Institute of Technical Physics at Riga Technical University

Smart materials & additive manufacturing
Optics & photonics

The Institute of Technical Physics (ITP) is dedicated to fostering competitiveness and modernity while providing an appealing environment for employees and students engaged in technical physics and technologies. Within the institute, several departments operate, each focusing on specific aspects of the discipline:

  • Department of Materials Physics
  • Department of Optics
  • Department of Semiconductor Physics
  • Scientific Research Laboratory of Materials Optics
  • Scientific Research Laboratory of Semiconductor Physics
  • Laboratory of Material Physics.

A primary area of focus at the ITP revolves around laser processing applied to semiconductors, metals, superconducting materials, nano-electronics, and optoelectronics. The institute is particularly interested in investigating the interaction between powerful laser radiation and semiconductors, such as CdTe, CdZnTe, Si, Ge, SiGe, GeSn, GaAs, TiO2, ZnO, InGaN, SnS, and SiC.

Recently, the ITP has been extensively researching ways to enhance the quality and phase transitions in semiconductors such as TiO2, CdS, InGaN, ZnO, and CdZnTe. Additionally, they have made remarkable strides in overcoming the equilibrium solubility of Sn atoms in Ge.

A key strength of the institute lies in its wide-ranging experience collaborating with research institutes abroad, including those in Germany, the UK, Switzerland, Japan, Taiwan, Spain, Lithuania, Ukraine, and Estonia. Furthermore, the ITP actively participates in cooperative international projects like FP7, H2020 exemplified by their contributions to CERN-coordinated ARIES and IFAST projects.

Another topic of the ITP is energy harvesting for wearable and portable applications; micropower management electromagnetic, triboelectric, and thermoelectric energy harvesters - design, development, and research. We elaborate electromagnetic, thermoelectric as well as triboelectric energy harvesters for wearable and other applications, as well as electronic systems for energy accumulation and sensor powering by accumulated energy.


Lasers are incredibly versatile tools for material processing, boasting a wide range of applications. Our institution has proposed and undertaken a novel approach that focuses on utilizing a temperature gradient field (referred to as the temperature gradient effect, or TGE) induced by powerful pulsed laser radiation for various materials processing purposes.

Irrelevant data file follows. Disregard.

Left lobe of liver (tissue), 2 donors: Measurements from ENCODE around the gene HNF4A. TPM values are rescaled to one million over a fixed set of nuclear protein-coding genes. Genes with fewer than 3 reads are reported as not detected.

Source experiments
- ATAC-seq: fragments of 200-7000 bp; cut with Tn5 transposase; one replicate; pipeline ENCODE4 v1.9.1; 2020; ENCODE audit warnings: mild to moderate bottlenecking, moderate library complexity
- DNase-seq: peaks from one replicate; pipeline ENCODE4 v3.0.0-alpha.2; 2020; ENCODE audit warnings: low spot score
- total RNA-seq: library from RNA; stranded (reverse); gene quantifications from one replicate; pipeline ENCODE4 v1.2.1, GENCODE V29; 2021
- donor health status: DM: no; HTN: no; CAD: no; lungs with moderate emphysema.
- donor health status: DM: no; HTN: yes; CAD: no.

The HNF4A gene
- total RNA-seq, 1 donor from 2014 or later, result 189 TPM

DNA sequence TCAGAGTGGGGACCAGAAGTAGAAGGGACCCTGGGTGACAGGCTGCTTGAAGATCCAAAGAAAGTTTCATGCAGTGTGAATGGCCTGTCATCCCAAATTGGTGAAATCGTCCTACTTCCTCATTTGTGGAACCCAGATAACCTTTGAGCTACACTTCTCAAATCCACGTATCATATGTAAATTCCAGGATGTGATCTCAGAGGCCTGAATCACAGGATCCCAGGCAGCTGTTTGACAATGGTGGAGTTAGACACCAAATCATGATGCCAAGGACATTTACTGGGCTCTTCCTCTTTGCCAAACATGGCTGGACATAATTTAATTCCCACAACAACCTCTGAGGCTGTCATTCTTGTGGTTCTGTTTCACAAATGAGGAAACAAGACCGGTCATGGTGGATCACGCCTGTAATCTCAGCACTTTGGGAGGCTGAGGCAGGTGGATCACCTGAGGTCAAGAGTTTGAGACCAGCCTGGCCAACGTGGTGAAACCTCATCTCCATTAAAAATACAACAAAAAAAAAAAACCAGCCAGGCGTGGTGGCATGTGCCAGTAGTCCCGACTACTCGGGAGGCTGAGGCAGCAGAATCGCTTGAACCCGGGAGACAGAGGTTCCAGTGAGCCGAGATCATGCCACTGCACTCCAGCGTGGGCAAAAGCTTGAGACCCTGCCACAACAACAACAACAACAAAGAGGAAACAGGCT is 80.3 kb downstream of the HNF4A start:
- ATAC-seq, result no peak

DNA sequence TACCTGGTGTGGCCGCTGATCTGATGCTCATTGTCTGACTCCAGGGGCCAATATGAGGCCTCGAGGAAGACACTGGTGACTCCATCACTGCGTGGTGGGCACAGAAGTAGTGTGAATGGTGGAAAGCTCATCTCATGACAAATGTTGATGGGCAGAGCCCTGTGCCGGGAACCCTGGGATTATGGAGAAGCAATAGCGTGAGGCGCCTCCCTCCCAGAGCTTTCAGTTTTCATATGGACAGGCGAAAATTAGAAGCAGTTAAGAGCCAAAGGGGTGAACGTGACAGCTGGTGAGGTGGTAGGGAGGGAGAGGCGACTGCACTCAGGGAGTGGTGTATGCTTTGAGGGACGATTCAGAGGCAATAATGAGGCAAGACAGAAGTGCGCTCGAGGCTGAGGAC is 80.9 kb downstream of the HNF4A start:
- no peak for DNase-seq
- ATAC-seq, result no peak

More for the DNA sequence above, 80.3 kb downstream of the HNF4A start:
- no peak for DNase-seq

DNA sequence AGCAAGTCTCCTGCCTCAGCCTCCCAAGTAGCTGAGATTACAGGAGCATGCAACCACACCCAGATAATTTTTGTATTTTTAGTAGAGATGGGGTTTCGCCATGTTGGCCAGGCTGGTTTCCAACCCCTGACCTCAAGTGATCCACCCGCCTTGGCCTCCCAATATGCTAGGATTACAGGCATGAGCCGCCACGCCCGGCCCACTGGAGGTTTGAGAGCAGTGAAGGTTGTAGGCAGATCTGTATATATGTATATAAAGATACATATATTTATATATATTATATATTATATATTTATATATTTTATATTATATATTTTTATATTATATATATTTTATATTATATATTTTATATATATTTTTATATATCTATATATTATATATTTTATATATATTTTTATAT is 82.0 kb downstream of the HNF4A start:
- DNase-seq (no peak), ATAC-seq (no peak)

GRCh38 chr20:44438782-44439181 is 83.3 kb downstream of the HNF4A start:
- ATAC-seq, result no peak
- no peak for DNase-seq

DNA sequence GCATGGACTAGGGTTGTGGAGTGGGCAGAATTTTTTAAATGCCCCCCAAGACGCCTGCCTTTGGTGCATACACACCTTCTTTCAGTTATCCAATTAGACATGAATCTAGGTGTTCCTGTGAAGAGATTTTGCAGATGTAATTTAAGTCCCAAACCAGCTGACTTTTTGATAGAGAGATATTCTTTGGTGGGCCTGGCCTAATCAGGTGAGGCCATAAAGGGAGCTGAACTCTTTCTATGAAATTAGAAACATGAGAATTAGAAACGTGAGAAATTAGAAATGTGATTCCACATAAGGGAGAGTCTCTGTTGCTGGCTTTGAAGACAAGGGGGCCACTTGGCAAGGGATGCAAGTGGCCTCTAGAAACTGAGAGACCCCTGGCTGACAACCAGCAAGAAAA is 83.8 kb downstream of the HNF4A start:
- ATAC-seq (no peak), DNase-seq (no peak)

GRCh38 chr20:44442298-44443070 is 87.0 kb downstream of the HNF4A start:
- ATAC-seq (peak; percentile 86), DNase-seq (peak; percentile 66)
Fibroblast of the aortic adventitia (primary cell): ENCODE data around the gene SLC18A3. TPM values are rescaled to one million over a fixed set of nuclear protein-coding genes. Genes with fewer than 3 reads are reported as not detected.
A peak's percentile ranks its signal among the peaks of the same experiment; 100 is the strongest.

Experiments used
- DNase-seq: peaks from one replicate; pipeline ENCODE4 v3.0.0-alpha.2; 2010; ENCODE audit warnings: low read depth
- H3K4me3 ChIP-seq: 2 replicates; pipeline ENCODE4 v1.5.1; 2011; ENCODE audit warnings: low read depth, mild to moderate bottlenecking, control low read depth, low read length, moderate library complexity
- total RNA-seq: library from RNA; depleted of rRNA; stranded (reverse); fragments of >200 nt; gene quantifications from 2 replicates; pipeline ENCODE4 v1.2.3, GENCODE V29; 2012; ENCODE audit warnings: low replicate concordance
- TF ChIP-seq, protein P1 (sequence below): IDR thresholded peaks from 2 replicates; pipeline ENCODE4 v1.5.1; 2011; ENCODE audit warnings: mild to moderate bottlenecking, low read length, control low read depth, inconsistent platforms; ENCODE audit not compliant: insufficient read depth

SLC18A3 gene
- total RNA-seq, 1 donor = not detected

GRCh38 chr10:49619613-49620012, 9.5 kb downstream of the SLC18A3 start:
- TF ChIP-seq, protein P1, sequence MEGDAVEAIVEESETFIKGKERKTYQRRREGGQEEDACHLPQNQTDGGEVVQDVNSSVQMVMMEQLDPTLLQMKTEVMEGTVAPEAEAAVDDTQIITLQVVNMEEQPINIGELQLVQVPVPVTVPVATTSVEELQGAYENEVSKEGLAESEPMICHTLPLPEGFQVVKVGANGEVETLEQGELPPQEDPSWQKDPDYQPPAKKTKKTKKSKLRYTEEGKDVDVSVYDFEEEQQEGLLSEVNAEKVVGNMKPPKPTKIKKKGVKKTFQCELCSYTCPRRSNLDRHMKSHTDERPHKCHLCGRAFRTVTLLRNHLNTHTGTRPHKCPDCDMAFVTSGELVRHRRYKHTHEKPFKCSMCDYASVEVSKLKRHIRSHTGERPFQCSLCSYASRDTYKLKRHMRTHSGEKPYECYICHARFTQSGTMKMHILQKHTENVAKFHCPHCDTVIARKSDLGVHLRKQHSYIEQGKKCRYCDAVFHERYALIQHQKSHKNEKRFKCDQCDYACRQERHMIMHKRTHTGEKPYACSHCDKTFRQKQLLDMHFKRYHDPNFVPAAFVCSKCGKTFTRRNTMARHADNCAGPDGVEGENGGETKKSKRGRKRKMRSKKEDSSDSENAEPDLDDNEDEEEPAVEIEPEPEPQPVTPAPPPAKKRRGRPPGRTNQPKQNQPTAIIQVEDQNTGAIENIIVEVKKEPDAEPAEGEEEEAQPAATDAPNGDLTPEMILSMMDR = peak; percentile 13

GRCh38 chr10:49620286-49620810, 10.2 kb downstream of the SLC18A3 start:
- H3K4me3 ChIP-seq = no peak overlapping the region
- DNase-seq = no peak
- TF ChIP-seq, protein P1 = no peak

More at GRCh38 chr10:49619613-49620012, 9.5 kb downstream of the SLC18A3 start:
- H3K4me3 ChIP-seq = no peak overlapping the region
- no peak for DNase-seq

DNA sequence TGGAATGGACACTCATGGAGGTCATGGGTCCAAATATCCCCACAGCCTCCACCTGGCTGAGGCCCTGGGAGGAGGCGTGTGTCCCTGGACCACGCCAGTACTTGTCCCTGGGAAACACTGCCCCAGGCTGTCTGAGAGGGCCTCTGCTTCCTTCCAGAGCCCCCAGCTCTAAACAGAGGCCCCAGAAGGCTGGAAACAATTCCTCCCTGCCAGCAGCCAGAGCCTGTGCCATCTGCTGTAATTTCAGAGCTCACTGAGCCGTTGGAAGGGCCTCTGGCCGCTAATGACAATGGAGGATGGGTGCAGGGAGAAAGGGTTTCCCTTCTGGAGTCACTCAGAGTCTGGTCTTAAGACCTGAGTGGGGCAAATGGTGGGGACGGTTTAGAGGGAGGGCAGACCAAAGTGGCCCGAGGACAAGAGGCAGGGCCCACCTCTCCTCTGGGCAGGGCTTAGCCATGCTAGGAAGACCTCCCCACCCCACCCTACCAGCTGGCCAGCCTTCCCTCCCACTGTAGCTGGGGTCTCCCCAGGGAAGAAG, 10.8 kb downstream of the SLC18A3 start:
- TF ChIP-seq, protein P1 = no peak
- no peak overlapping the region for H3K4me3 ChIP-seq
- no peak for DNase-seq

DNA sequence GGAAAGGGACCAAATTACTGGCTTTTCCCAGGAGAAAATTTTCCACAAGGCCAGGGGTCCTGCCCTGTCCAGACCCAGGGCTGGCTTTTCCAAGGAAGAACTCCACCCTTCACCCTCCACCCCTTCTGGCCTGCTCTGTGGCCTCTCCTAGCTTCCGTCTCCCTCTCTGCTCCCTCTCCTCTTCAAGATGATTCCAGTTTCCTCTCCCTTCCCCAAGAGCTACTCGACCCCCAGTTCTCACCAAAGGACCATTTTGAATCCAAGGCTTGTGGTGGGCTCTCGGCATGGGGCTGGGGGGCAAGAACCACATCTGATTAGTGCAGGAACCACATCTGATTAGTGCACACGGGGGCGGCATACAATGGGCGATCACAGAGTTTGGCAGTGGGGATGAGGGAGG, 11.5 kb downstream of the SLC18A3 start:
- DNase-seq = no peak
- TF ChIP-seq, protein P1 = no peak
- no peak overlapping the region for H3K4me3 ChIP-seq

The main originality of our studies lies in leveraging the TGE to achieve diverse goals in different material processes. For instance, we can effectively redistribute impurity atoms, like Sn in the host material (Si)Ge of epitaxial solid solutions, which are grown using the molecular beam epitaxy method (MBE). Furthermore, this technique enables us to generate or anneal defects, depending on the specific material, and achieve controlled surface oxidation at the nanolevel, as well as the formation of quantum cones.

An additional advantage of employing the TGE is the formation of a graded bandgap structure for semiconductors, accomplished through the consistent redistribution of impurity atoms. Moreover, the approach facilitates the relaxation of residual stresses.

These groundbreaking studies offer a fresh perspective by incorporating laser radiation as a crucial step during the growth (e.g., by MBE) of high-quality solid solutions (Si)GeSn, containing a significant Sn content. This paves the way for the fabrication of (Si)GeSn based infrared optoelectronics and electronics, opening up new possibilities in the field.

In the field of energy harvesting, the complete wearable systems, including energy generation modules, power management modules, sensor modules, as well as communication modules for wireless data transmission, are elaborated for mainly wearable applications.


  • Application of laser technology for gamma detectors based on CdZnTe with the aim to improve responsivity and radiation hardness (Prof. Arturs Medvids).
  • Application of laser technology for structuring of a material surface using LIPSS, DLIP and DLW techniques. (Leading Researcher Pavels Onufrijevs).
  • Formation of different antiviral and antibacterial coating using laser technology including the control of hydrophobicity and the laser-induced pattering of the surfaces (Leading Researcher Pavels Onufrijevs).
  • Electromagnetic, triboelectric and thermoelectric energy harvesters - design, development, and research (Prof. Juris Blums).
  • Research and development of energy harvesting for wearable and portable applications; micropower management (Prof. Juris Blums).


  • The ITP offers well-equipped laboratories for laser structuring of materials using nanosecond laser radiation. Additionally, we provide a diverse range of characterization techniques for the obtained structures, including Raman spectroscopy, Atomic Force Microscopy (AFM), and UV-VIS-NIR-IR spectroscopy. At the faculty, researchers have access to SEM, EDX, XPS, and other advanced tools for material analysis.


  • We actively engage in strategic collaborations with various universities and companies at the institutional level, offering scientific services and fostering the development of pilot projects tailored to meet the specific needs of our customers.
  • We are actively seeking partnerships with companies and organizations within the space industry who share an interest in utilizing laser radiation for structuring, modification, and precise control of chemical compositions. Our expertise lies in leveraging laser technology to achieve these objectives and we are enthusiastic about collaborating with like-minded partners to explore new possibilities and advance the frontiers of space-related applications.
Total employees2222
Employees in space5
Turnover69 483 672,00 EUR
7 Paula Valdena iela
Contact persons: Pavels Onufrijevs